Granted the first marriage was between Adam and Eve. And yes, there were obviously weddings that took place after; Noah, his sons, Abraham and Sarah. But with parsha Chayei Sarah we get the first shidduchim. The Jewish match making process.
After Sarah’s death and burial, Avraham then turns again to focus on the blessings of life. He sends his right hand man Eliezer, to find a suitable bride for Yitzack. And what guidelines is Eliezer given to search for this suitable bride?
The Camel Test.
Eliezer journeys to Avraham’s home town with 10 camels and plops himself in front of the well. He decides to ask women for a drink of water from said well. He will know he has found the right woman when she not only when gives him a drink, but then waters all ten camels. Talk about having a list. Not our usual “this tall, this pretty, has X,Y, and Z goals, or comes from such-and-such family.” Nope. Give me a drink when I ask, then water my camels.
The Trait of Chessed
Chessed, the Jewish concept for kindness, was what Avraham was known for. But that was not Yitzchak’s trait. Sure, Yitzchak was kind, but it wasn’t his defining quality. He was known for gevurah. Gevurah doesn’t have an exact translation into English, so I’ll define it as strength or restraint. Yitzchak’s mother Sarah also possessed gevurah as her primary trait. And this was good because chessed’s compliment is gevurah. Kindness is certainly a Godly trait, but unrestrained giving is not. As a parent, you want to give to your kids, you want to spoil them. But there’s a time to say no.
Yitzchak needed his compliment. And Eliezer’s test would ensure a level of chessed that would match Yitzchak’s level of gevurah.
Yeah, cause opposites attract duh! Wait, what…?
To be clear, “opposites attract” is one of the most unfounded cliches of our world. Unless you’re talking about magnets. Adolf Hitler and Mother Teresa would not have made a good couple. Similarities attract. In love, we’re looking for someone who shares our core, is our soul mate (or besherit). Rabbi Denbo has a story to illustrate this point.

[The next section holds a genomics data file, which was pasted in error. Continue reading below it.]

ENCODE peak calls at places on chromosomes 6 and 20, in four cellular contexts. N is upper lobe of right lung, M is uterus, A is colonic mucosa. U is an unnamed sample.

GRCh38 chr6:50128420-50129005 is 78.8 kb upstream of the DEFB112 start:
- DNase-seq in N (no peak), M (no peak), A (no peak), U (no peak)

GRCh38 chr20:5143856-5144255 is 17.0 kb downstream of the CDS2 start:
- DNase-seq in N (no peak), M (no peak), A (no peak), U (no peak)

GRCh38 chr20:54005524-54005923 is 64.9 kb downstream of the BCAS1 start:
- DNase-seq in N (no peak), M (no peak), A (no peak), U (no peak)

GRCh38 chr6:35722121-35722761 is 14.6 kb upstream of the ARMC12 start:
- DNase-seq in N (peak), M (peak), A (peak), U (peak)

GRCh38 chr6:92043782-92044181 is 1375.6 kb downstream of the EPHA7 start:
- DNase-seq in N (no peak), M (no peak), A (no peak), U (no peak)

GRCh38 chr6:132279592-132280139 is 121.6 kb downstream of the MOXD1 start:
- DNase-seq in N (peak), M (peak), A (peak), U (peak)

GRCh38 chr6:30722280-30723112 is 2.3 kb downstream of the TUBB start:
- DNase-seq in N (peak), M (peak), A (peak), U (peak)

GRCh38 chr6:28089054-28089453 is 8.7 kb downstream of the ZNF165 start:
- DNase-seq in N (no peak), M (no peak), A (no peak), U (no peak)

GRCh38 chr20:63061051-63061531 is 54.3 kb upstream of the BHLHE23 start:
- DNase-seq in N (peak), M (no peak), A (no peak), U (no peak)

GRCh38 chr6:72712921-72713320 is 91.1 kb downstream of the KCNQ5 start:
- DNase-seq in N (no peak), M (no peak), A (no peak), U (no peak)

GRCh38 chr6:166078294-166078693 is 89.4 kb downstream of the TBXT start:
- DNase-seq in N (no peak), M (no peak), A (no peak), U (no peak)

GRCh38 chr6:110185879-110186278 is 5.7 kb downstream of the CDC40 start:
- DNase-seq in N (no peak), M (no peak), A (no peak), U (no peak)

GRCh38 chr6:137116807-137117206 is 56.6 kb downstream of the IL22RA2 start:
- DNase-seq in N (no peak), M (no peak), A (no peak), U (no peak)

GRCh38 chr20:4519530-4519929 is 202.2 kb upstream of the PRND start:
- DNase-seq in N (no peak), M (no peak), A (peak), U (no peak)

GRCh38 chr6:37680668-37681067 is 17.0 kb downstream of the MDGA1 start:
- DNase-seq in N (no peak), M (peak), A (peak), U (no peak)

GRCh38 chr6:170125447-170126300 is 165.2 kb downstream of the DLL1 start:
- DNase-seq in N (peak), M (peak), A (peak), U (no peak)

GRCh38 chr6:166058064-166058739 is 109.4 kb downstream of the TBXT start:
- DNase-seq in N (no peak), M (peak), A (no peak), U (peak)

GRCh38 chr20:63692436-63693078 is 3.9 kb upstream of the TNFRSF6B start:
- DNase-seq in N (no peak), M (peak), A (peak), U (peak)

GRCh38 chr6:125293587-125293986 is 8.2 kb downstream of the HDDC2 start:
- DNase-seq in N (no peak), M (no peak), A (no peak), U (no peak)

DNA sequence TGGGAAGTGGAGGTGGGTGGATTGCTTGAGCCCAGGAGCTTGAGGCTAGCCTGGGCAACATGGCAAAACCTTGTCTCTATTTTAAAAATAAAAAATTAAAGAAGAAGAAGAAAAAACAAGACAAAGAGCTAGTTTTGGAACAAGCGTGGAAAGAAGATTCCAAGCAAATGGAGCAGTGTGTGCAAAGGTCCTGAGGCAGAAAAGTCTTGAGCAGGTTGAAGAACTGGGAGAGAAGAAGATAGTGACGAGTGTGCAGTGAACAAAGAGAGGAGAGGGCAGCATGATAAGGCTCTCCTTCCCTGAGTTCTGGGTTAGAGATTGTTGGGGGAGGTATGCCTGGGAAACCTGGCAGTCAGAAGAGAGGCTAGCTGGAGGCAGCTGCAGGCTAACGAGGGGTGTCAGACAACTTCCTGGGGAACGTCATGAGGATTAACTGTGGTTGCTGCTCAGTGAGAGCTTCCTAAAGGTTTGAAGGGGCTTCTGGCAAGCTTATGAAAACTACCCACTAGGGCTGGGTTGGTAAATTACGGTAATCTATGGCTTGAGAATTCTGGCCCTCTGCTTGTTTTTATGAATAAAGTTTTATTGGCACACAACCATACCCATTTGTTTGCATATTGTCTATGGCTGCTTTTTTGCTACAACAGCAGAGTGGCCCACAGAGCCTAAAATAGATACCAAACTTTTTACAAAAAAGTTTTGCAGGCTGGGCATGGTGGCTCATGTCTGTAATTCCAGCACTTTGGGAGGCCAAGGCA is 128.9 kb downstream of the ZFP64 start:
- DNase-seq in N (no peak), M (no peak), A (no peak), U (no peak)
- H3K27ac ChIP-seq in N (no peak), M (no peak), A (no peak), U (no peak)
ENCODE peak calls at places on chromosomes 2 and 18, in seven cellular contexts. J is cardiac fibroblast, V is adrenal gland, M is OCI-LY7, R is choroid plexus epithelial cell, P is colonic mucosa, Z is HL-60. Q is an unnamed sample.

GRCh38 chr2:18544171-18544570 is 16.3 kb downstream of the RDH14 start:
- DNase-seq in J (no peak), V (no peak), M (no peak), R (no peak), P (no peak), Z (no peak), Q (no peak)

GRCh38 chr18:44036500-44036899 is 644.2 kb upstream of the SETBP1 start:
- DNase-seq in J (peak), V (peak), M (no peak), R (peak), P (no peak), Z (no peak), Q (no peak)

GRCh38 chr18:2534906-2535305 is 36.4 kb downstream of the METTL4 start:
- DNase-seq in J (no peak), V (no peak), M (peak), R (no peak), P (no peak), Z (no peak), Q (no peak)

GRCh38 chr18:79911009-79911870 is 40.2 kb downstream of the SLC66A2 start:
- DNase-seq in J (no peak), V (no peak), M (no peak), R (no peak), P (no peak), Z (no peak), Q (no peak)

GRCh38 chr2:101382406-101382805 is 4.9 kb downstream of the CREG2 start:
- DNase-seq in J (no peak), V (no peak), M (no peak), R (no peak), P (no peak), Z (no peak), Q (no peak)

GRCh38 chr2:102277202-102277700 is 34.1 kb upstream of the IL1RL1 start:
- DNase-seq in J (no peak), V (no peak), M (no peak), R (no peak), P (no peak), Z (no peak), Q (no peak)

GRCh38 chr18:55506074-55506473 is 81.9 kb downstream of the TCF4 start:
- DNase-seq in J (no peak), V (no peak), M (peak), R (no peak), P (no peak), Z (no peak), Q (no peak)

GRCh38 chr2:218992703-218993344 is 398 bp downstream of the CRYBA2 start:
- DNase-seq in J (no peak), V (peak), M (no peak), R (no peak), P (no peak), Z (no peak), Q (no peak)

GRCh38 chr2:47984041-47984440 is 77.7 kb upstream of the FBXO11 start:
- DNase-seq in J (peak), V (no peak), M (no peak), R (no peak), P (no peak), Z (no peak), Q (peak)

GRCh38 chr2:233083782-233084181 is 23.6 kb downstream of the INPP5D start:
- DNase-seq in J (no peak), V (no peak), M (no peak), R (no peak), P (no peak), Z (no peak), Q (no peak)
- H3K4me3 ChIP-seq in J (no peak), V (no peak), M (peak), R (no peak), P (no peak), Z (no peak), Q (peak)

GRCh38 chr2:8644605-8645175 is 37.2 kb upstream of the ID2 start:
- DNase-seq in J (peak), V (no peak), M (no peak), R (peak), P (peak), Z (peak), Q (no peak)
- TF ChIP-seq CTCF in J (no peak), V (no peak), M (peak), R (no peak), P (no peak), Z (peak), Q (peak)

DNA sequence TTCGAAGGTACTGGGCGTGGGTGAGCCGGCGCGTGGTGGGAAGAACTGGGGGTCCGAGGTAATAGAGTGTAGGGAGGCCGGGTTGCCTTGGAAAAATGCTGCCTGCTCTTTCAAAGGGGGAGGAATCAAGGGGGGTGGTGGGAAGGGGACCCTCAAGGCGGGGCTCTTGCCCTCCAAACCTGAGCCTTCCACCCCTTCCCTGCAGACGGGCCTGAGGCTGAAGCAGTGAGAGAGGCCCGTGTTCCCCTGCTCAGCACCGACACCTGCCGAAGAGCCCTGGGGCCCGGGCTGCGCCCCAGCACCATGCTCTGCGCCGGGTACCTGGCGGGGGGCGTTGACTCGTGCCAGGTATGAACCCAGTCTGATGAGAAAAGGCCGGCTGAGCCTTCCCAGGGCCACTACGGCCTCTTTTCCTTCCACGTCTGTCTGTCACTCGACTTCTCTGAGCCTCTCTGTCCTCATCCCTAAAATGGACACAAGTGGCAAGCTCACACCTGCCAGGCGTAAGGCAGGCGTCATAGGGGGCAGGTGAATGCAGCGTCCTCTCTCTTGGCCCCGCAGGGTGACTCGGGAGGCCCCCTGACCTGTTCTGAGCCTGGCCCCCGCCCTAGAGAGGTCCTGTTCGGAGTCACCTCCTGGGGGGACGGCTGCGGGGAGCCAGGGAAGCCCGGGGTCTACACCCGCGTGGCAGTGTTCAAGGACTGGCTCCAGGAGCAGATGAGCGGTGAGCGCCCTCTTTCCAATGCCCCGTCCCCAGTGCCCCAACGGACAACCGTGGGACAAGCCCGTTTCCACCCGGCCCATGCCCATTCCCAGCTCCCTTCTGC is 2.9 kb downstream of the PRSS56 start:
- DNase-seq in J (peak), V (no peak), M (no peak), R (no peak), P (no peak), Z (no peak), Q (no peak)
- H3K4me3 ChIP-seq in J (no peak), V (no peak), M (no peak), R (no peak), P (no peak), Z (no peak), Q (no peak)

You’re backpacking though a remote part of the world. Africa, Russia, China, take your pick. You’ve not heard a word of English in months. Out of nowhere you hear someone talking in an American accent. Ecstatic, you go over to this person and start a conversation. They’re as happy to see you as you are to see them. “You’re from Oregon? I’m from Los Angeles. We have so much in common!” Then you spend the rest of the day with this person.
Finding our besherit, should feel like that. When we say opposites attract, what we really mean is differences compliment. And when Eliezer finds Rivka, sure enough, she does everything Eliezer hopes and more. She takes him to meet her family and the marriage is arranged. On the surface everything seems fine but upon deeper readings from the text, we will come to know that Rebecca’s family isn’t the most moral or kind themselves. Luckily, Rivka was different from them. Had she been like her brother Lavan (who will show up in future Parshas and is generally known as the Torah’s trickster) the marriage between Yitzhak and Rivka would have had serious problems.
Patterns in the Parsha
It’s no coincidence that Chayei Sarah has a circular nature to it. Almost right after Avraham loses Sarah, he sends Eliezer to find a wife for Yitzchak. The last words the Torah says on that matter is…
And Isaac brought her to the tent of Sarah his mother, and he took Rebecca, and she became his wife, and he loved her. And Isaac was comforted for [the loss of] his mother. Bereishis 24:67
The line that immediately follows is concerning Avraham’s marriage. The Torah is illustrating the reality of mida k’neged mida or measure for measure. It is a core Jewish belief that what we put out into the world ultimately comes back to us. Some may know this as karma. Whatever you call it, Avraham did for Yitchak, so God did for Avraham. It’s for this nature that blessings are so important and one should avoid cursing others and lashon hara. Wouldn’t you rather have blessings coming back to you than curses and gossip?
Loved this. Just an interesting side point: Eliezer was actually considered at fault for his “shidduch test”. We are not supposed to give Hashem specific guidelines according to our own specifications. Hashem has countless ways of showing us the right path. By creating this test, Eliezer was in a sense restricting Hashem to fulfilling His plan according to Eliezer’s instructions. This is not our place, and also isn’t in our best interest. Hashem knows the best way to go about giving us what we need. We shouldn’t presume to know better. (I always liked this because it’s a reminder to myself not to ask G-d for specific signs, but rather try to always be open to receiving whatever signs He chooses to give me.) Anyway, great job on these- always enjoy reading them.
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Thanks Ilana! And really good side point.